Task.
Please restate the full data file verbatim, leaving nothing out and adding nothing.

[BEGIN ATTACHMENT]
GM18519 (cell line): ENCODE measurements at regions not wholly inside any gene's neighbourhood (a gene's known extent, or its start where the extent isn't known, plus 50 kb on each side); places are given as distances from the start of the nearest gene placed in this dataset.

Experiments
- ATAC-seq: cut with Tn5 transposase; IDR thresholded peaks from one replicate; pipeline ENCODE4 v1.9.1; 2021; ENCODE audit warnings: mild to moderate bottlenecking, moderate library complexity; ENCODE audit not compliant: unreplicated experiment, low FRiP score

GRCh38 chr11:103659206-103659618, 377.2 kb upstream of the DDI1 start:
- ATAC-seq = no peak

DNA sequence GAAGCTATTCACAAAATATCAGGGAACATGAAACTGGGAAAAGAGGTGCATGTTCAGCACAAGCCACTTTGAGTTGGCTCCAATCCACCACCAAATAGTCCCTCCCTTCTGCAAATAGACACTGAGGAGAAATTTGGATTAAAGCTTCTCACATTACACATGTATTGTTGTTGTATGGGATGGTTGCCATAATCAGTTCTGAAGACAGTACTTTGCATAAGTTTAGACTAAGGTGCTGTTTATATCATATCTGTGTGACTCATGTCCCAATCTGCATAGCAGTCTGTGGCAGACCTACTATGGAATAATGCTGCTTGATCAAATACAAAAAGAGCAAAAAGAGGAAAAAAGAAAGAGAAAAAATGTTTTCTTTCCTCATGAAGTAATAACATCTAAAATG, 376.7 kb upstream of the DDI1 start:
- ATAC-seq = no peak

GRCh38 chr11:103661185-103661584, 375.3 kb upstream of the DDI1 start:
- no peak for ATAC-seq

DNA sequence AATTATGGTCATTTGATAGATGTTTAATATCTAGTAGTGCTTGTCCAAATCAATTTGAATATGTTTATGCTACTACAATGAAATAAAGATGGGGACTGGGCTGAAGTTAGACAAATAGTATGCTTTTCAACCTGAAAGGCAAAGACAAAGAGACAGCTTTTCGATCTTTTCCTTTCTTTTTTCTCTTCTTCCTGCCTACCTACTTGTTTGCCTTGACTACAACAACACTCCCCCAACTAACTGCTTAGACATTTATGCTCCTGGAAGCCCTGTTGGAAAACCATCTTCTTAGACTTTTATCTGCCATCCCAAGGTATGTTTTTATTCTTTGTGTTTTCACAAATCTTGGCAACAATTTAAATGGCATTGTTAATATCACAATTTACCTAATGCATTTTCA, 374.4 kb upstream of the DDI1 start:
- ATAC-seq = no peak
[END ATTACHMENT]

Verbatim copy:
GM18519 (cell line): ENCODE measurements at regions not wholly inside any gene's neighbourhood (a gene's known extent, or its start where the extent isn't known, plus 50 kb on each side); places are given as distances from the start of the nearest gene placed in this dataset.

Experiments
- ATAC-seq: cut with Tn5 transposase; IDR thresholded peaks from one replicate; pipeline ENCODE4 v1.9.1; 2021; ENCODE audit warnings: mild to moderate bottlenecking, moderate library complexity; ENCODE audit not compliant: unreplicated experiment, low FRiP score

GRCh38 chr11:103659206-103659618, 377.2 kb upstream of the DDI1 start:
- ATAC-seq = no peak

DNA sequence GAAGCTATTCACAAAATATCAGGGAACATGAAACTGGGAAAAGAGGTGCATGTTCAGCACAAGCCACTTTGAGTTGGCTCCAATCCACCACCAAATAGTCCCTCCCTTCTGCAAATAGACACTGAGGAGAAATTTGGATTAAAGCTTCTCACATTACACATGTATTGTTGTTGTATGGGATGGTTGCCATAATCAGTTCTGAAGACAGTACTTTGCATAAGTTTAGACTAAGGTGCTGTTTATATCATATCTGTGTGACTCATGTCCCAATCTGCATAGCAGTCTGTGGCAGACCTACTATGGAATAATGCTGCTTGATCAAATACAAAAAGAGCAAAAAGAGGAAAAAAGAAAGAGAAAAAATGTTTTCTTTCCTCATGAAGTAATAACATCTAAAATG, 376.7 kb upstream of the DDI1 start:
- ATAC-seq = no peak

GRCh38 chr11:103661185-103661584, 375.3 kb upstream of the DDI1 start:
- no peak for ATAC-seq

DNA sequence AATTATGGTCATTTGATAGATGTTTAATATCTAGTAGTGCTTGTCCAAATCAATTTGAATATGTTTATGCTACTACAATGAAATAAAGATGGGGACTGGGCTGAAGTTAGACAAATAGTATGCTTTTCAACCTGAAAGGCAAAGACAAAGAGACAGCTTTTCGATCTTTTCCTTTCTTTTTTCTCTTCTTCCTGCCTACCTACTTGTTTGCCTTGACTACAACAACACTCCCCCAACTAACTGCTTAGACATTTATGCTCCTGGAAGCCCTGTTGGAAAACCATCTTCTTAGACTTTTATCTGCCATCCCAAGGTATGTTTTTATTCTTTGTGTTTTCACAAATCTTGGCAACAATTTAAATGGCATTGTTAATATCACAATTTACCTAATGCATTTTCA, 374.4 kb upstream of the DDI1 start:
- ATAC-seq = no peak